22 Aug 2014
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Wave of Hate Crimes Sparking Action, Resolve

The spree of hate crimes across Long Island is being met with a unified effort to stand up to all forms of bigotry.

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It's a form of incendiary hatred that has been around throughout recorded history: Vandals under cover of darkness or with the tacit sanction of a cloaked authority desecrate a

With sudden and increasing regularity, reports of against a of religious symbols and houses of worship have spread across Long Island and beyond recently. 

Experts, police and local religious leaders do not believe the incidents are related to a single hate group or sinister underground movement. Instead, they attribute the majority of them to a societal atmosphere that allows such ignorance to exist and be perpetuated.

These acts should not engender fear, police and clergymen alike agree: only steely, unwavering resolve.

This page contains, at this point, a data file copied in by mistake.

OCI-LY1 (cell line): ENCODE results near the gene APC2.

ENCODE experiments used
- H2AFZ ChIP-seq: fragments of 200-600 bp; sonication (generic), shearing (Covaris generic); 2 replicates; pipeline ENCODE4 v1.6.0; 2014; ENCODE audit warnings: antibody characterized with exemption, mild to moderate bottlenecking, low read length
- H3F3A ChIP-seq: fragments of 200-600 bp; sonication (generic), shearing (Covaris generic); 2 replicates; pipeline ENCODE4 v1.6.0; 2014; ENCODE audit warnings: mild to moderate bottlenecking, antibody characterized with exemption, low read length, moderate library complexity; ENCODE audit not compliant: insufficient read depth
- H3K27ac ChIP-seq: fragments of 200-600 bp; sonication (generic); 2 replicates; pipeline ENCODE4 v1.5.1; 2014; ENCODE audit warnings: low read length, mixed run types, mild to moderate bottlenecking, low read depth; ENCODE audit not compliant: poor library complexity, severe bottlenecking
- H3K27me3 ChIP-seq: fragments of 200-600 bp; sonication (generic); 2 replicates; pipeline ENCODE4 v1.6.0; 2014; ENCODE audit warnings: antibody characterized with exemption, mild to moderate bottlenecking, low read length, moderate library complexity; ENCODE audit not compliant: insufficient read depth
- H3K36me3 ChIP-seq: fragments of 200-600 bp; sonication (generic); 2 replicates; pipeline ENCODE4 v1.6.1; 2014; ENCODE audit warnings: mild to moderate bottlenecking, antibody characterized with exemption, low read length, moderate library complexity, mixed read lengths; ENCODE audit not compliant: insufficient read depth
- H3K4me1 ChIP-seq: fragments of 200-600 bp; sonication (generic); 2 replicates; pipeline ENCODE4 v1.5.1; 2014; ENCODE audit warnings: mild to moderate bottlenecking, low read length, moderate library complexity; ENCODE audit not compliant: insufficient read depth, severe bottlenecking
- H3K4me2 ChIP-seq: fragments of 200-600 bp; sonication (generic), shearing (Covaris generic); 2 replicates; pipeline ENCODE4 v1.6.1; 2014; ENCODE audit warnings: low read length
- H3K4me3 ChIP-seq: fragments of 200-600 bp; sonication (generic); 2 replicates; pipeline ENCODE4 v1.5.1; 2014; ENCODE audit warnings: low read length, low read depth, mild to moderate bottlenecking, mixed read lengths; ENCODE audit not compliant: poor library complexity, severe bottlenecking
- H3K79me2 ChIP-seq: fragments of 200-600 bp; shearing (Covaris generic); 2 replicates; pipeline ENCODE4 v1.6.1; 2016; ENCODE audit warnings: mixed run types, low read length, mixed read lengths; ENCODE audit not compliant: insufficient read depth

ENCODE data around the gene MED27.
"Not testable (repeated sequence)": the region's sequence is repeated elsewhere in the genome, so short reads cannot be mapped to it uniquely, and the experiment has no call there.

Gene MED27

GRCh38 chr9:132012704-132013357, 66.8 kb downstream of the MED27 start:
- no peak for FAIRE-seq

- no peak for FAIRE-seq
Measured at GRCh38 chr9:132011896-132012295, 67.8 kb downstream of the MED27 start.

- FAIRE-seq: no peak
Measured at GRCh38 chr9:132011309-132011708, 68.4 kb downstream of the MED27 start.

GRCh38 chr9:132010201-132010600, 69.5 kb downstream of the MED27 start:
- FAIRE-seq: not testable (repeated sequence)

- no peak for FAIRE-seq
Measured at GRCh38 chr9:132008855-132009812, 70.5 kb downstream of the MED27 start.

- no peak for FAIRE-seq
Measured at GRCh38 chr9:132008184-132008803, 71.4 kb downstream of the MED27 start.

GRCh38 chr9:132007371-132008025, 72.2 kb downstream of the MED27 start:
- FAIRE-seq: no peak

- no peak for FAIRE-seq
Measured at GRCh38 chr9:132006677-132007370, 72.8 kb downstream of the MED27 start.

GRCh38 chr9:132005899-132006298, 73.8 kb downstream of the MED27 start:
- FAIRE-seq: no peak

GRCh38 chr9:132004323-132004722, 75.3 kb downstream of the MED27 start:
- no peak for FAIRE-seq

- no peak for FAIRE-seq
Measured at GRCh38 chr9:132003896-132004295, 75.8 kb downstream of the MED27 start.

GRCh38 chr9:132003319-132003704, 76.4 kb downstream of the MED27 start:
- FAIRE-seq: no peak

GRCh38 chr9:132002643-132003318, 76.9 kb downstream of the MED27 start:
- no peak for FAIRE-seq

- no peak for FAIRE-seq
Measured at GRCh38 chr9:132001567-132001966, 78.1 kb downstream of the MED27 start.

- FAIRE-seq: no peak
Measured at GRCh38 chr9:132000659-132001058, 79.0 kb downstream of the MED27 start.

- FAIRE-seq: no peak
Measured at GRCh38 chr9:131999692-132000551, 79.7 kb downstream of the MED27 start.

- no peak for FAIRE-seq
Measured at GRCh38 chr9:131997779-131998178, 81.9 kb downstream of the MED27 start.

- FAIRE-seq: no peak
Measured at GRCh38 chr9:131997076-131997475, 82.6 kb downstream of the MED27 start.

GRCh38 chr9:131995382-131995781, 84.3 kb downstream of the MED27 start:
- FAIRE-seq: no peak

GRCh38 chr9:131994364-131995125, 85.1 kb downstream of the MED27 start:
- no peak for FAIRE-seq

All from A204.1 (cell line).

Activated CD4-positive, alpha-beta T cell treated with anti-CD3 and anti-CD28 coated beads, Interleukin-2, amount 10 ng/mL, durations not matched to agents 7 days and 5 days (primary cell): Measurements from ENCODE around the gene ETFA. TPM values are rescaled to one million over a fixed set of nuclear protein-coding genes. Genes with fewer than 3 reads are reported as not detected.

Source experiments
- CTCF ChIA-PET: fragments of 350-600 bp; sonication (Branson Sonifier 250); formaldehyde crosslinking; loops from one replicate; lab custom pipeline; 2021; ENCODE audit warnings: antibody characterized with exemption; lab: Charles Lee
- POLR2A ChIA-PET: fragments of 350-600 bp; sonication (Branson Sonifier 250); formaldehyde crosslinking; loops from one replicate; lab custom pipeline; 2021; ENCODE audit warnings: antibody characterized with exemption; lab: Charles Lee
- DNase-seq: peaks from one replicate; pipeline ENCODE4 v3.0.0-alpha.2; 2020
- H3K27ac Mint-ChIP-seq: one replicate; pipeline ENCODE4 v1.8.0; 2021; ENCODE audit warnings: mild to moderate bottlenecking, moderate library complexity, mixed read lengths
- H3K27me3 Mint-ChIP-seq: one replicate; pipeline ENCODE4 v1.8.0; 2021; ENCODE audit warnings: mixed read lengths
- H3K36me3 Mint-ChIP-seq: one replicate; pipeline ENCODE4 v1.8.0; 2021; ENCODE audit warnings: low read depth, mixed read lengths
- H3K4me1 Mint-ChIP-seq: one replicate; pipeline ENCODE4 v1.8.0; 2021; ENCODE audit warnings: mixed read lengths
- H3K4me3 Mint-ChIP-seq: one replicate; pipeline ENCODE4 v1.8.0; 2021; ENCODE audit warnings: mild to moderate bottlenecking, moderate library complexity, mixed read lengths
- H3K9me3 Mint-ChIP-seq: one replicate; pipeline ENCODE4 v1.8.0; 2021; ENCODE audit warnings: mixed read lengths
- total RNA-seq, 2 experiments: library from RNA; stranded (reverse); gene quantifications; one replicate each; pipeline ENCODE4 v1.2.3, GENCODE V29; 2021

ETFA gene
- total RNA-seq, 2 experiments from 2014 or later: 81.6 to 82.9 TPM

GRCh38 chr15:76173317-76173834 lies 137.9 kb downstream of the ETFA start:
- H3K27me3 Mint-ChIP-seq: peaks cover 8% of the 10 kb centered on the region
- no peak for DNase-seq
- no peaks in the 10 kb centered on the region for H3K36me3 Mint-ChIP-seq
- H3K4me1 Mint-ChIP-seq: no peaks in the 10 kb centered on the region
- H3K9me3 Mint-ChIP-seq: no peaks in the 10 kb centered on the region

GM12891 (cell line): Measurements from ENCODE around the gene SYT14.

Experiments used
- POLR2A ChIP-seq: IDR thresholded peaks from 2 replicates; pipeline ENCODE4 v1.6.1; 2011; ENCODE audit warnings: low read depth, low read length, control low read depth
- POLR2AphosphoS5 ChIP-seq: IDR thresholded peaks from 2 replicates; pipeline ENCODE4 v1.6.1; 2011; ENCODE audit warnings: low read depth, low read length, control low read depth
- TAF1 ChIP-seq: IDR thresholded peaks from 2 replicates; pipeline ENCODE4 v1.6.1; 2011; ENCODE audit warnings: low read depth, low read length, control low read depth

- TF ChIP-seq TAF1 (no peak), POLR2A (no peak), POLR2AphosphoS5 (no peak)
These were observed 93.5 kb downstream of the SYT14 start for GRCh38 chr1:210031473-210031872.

And they're doing something about it. On Friday afternoon, a Huntington mosque, recently desecrated at least twice, will be the setting for the latest rally against blind hatred and bigotry. As with similar recent events, a will publicly rebuke this and all forms of bias attacks.

"It is incumbent upon public figures, religious leaders and educators to speak out against acts of vandalism in general and vandalism directed at religious institutions," said Rabbi , spiritual leader of Plainview's , who said the United States has had a long history of preserving religious rights and freedoms championed by leaders ranging from George Washington and Abraham Lincoln to Theodore Roosevelt and John F. Kennedy.

His statement was echoed by community leaders and clergymen across Long Island and beyond.

"Hate crimes are affecting many communities on Long Island and in Suffolk County this type of crime has become to commonplace, including a nationally recognized incident which ended the life of Latino immigrant Marcelo Lucero," said , a member of the Mosque.

The historical context of hate crimes is essential to understand why these acts of vandalism are so significant to a segment of the population.